Secretary of State Warren Christopher's visit to Beijing next
month is aimed in part at resolving mounting conflicts in Sino-US
relations. If left unchecked, current tensions could lead to a
second cold war, say American and Chinese analysts.
Misperceptions on each side and a chain reaction of increasingly
alarming responses culminated earlier this year when two US
aircraft carriers engaged in a virtual showdown with the Chinese
military off the coast of Taiwan.
A running battle between the two Pacific Rim giants has caused
leaders in both Beijing and Washington to rethink the fundamentals
of their ties, the analysts say. Mr. Christopher hopes to defuse
tensions over US strategic interests in Asia, Washington's
ballooning trade deficit with Beijing, and human rights issues
during meetings with Chinese leaders in mid-November, says a
He also plans to set out a tentative schedule for President
Jiang Zemin to visit the United States next year, with
President Clinton, if
reelected, expected to reciprocate by early 1998.
Worsening disagreements have led some conservatives in Beijing
to accuse Washington of plotting to contain China's growing
influence and power, while their American counterparts paint China
as a dangerous dragon that threatens Asia.
Both sides are fundamentally wrong, says William Overholt,
author of "China: The Next Economic Superpower" and the managing
director of Asian research at Bankers Trust in Hong Kong. Beijing's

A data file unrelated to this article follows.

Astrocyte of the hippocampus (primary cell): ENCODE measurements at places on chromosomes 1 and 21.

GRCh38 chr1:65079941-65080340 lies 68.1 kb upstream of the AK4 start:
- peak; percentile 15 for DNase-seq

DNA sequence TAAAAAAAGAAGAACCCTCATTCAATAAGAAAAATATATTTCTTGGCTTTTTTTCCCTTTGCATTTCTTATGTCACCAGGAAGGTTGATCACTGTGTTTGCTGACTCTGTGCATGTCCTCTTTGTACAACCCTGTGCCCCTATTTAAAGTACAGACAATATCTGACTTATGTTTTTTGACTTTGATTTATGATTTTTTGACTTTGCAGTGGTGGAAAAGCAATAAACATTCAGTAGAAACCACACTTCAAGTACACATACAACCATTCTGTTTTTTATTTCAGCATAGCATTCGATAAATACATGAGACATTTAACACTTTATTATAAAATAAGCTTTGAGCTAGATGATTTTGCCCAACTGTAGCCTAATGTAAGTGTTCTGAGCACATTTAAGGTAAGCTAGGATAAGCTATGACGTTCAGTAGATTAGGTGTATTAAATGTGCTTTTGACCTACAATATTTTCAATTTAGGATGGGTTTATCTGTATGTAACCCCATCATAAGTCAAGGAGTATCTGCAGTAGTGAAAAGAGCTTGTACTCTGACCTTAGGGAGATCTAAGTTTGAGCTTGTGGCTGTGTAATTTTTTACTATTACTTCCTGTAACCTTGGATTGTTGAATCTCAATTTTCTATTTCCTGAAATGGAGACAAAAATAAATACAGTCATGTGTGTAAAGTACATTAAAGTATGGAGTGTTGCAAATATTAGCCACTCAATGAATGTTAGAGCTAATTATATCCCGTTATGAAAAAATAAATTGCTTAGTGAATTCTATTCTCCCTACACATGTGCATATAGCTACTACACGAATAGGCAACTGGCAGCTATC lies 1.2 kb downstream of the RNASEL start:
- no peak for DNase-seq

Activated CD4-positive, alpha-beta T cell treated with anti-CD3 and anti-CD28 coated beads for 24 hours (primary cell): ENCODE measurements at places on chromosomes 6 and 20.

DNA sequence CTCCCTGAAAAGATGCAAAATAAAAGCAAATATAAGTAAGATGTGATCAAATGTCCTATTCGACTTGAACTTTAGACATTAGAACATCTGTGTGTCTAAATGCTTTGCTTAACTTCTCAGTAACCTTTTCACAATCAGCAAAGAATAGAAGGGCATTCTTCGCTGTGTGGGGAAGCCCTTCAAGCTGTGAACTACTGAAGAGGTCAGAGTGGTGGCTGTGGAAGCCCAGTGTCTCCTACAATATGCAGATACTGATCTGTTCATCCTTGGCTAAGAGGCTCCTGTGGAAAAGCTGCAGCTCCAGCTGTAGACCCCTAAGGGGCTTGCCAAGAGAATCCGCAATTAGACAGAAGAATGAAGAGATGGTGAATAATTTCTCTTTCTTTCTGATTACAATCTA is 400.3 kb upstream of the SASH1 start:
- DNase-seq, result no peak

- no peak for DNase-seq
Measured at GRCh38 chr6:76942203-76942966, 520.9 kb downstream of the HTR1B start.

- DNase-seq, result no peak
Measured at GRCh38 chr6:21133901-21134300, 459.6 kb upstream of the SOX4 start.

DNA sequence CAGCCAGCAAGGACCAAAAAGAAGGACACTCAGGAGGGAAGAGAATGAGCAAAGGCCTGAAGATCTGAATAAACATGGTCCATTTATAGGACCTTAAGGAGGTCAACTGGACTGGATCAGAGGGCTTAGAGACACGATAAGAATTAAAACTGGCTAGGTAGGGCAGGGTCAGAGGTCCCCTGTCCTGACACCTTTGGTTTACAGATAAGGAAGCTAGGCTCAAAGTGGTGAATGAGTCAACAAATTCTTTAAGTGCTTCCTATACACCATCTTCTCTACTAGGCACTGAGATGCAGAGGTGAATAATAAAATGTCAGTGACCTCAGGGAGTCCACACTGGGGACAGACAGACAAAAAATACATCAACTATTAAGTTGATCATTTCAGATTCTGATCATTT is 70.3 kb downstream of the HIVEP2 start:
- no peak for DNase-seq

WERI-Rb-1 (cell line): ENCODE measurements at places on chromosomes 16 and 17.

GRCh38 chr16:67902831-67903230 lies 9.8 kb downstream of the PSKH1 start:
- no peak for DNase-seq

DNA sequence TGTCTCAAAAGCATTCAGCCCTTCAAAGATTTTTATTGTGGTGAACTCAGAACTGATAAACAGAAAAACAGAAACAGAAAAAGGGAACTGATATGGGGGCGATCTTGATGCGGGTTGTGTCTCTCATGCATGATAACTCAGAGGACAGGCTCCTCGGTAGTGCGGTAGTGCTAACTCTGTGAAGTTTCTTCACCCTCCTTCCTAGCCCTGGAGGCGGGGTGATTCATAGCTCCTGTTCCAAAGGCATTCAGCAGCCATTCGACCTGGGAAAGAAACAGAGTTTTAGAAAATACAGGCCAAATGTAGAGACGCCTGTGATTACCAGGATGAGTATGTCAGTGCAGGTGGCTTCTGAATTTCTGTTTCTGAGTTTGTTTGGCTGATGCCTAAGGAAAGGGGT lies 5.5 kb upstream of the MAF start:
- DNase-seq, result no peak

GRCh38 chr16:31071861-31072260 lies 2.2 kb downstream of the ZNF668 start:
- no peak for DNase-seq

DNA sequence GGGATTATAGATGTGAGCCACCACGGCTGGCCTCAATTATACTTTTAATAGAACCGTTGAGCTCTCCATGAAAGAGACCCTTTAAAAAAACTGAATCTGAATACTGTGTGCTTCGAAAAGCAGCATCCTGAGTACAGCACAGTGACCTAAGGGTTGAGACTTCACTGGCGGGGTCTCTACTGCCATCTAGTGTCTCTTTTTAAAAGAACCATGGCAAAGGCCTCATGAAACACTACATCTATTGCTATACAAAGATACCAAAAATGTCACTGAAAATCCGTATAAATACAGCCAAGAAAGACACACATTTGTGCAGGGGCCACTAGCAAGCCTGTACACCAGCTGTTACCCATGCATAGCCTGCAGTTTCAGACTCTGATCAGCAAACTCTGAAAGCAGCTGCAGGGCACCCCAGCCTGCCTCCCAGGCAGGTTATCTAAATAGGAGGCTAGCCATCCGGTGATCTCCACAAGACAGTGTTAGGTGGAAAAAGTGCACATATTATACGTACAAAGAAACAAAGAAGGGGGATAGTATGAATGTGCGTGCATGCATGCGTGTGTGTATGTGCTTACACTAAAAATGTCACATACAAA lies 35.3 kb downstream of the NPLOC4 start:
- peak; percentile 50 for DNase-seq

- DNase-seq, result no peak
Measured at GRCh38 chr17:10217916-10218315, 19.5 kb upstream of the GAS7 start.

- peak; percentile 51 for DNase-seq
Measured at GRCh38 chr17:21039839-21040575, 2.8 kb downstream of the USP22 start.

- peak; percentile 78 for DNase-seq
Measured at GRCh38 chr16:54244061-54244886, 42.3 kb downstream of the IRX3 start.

war games during Taiwan's first democratic presidential election
last spring caused some leaders in Washington to "view China as
dangerously aggressive, which was just as inaccurate as China's
view that the United States was trying to dismantle it," Mr.
China never intended to attack Taiwan, says the banker, and
aimed instead to "send a loud clear message to Washington to stop
interfering in China's sovereign affairs." China analysts at US
think tanks and universities generally agree that the main conflict
between the world's present and potential superpowers centers on
the status of Taiwan, which Beijing regards as a renegade province
whose separation from the mainland is a legacy of the cold war.
The US, in establishing diplomatic ties, recognized Beijing as
the legitimate government of one China, and in the 1982
Sino-American joint communique pledged to gradually reduce arms
sales to Taiwan as Beijing pursued peaceful reunification.
"There is no question that Washington broke the treaty" in 1992,
when President Bush agreed to sell Taiwan up to 150 advanced F-16
jet fighters, says Robert Ross, an associate at Harvard
University's Fairbank Center for East Asian Research.
The breach was widened in June 1995 with the granting of a US
visa to Taiwan's President Lee Teng-hui.
American foreign policy analysts say those actions, along with
calls in Congress to revoke China's most-favored-nation trade
status, to send an ambassador to Tibet, and to safeguard Hong
Kong's political autonomy following its return to Chinese rule in
mid-1997, have incensed China.
"If you're sitting in Beijing watching these moves, you don't
have to reach far to begin to believe that the US is trying to
dismantle China," says Overholt. "An equal and opposite paranoia on
the part of the US" has brought the world to the "brink of an
utterly gratuitous second cold war."
The official China Daily warned on Oct. 24 that if a
Sino-American cold war breaks out, the effects would be felt
A senior Chinese official who spoke on condition of anonymity
says some hard-liners in Beijing believe that a new cold war has
already begun. He says more and more party officials are concluding
that "following its success in breaking apart the Soviet Union, the
US has set its sights on China."
He added that by adopting a confrontational approach, the US is
losing any leverage it had to promote peaceful, gradual political
change in China. …